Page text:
Written by Kristopher Davis, One Step's Product Implementation Specialist

In today’s world, nearly everyone is using a computer, tablet, or smartphone. When we connect all these devices together, we get a network of devices, all able to communicate electronically with each other. This inter-device connectivity is key to how we live in this digital age. When you look at the retail environment, this connectivity is critical to service your customer and it is all made possible by the network infrastructure in the store and throughout the retailer’s organization.

There are several main factors to consider when building the network for your organization and stores:

  1. Bandwidth
    When we look at bandwidth we are really talking about it in two ways:
    a. Bandwidth from your location to the ISP (Internet Service Provider)
    To answer the question of how much bandwidth you need to purchase from an ISP, you must know how many devices you will have and how much bandwidth each device needs to support the applications which communicate beyond the walls of that location.
    Do you have a Point-of-Sale system in the cloud?
    Do your users browse the web often?
    Will there be video from IP based cameras or for conferences?
    b. Bandwidth on your internal network between devices
    When we look at the internal bandwidth needs of your location, you need to know not only how much data will be moving from device to device internally but to the outside world as well.
    Does your POS communicate with an onsite server?
  2. Wired vs. WiFi
    Today most locations are not choosing whether to go with a wired network or a wireless one, but are installing a mix of both. While the servers and actual network equipment, for the most part, still require a wired connection, a lot of hardware comes in either wired or wireless versions. Your POS could be running on a desktop computer and utilize a wired network or your POS may be on an iPad using the WiFi. Your receipt printers and electronic payment devices could be wired or wireless as well. So, the question is what connectivity do your unique mix of devices requires? When this question is answered, you can begin to size the appropriate network hardware to meet your needs.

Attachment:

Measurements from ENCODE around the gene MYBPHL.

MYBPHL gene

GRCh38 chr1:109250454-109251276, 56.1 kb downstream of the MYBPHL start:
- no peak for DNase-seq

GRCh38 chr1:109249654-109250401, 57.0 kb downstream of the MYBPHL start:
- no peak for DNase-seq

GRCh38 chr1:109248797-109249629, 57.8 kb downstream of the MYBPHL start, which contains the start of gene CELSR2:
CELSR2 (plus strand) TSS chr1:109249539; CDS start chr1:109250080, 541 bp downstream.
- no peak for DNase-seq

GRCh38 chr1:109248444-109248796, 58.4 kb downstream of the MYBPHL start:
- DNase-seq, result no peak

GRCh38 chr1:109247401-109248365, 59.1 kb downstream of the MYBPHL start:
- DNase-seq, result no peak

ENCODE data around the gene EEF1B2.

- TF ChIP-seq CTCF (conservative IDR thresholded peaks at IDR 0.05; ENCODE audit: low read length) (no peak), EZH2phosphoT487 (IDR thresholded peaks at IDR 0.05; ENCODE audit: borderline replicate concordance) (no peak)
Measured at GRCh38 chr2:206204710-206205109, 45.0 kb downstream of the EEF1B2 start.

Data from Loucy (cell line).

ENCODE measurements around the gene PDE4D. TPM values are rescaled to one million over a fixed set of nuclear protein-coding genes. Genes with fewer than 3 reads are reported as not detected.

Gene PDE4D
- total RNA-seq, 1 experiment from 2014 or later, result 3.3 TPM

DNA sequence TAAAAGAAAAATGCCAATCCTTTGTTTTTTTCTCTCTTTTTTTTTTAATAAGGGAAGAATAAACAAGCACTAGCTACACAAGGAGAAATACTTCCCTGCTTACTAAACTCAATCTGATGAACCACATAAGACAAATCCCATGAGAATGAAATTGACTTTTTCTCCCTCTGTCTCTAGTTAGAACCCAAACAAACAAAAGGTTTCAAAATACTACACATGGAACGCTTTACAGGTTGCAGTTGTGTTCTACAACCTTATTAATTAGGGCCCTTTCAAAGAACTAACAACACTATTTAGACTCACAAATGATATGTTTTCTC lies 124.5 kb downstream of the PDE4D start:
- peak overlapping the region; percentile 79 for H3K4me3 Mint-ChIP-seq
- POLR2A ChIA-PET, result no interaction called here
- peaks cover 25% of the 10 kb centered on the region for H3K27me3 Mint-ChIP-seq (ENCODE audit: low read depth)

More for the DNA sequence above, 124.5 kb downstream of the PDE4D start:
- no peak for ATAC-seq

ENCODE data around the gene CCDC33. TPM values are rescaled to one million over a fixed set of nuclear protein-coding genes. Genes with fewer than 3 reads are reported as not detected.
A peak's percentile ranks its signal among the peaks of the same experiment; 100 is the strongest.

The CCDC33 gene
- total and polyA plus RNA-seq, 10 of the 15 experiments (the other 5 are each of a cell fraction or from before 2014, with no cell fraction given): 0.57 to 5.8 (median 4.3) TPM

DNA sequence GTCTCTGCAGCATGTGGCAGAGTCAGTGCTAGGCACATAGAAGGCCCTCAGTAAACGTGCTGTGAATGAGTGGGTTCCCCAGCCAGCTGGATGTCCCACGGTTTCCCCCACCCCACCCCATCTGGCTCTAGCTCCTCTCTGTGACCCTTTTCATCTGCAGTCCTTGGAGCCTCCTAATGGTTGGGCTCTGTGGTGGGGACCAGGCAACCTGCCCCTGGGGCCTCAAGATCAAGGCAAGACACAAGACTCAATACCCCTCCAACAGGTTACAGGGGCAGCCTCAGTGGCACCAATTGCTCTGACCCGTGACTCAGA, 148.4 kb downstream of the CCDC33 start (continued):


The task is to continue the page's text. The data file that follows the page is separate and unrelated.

3. Backup Internet Connectivity
    How much would it cost your business if the Internet went down for an hour, for a day, or longer?
    If the answer is more than zero then you should be thinking about a backup solution to your Internet connectivity. The backup we are referencing is not backing up your data (which you should do daily), but a backup system to continue running your business should the Internet go down.
    There are many ways to have alternative connectivity to a POS system and some systems even allow you to run in an offline mode. The most critical piece to the POS when you are offline is the electronic payments. In the past, we would just take an imprint of a credit card and get the customer’s signature to run the transaction through when connectivity was restored. With PCI compliance, this is a nearly unthinkable practice now. Some POS products solve this by holding the information and then syncing once connectivity is restored.
    There are many great alternative solutions but one of my favorites is to have a mobile option attached to your network itself, so the entire network continues to function. Installing 3G / 4G connectivity to your router operates much the same as your cell phone and provides data access to the Internet down. One brand of devices that do this for you is Cradlepoint.
  4. Security
    Today your customers expect any data they have provided you to be 100% secure, and rightfully so. Customers also have come to expect WiFi access everywhere they go. You want to give your customers both which means a WiFi network that guests can use that is separate from the WiFi network that any business data uses. This is especially important with the sensitive data on your POS system.
    To maintain a secure network, you must have a proper firewall to block unauthorized access, updated antivirus on all devices, and the physical access to your network should be secured.
    Additionally, the firewall for your business WiFi should be programmed with exclusions so employees cannot access frivolous public websites, like Facebook, games, personal email, etc. Allowing public access to your business network can be potentially dangerous and put you at risk for a breach.

When you are looking to install or upgrade the network infrastructure in your organization, it is an important to first know the answers to everything above and think about what other needs you will have in the future. If your network is not properly sized and built to be scalable, you will find yourself redoing everything when the next new technology comes out.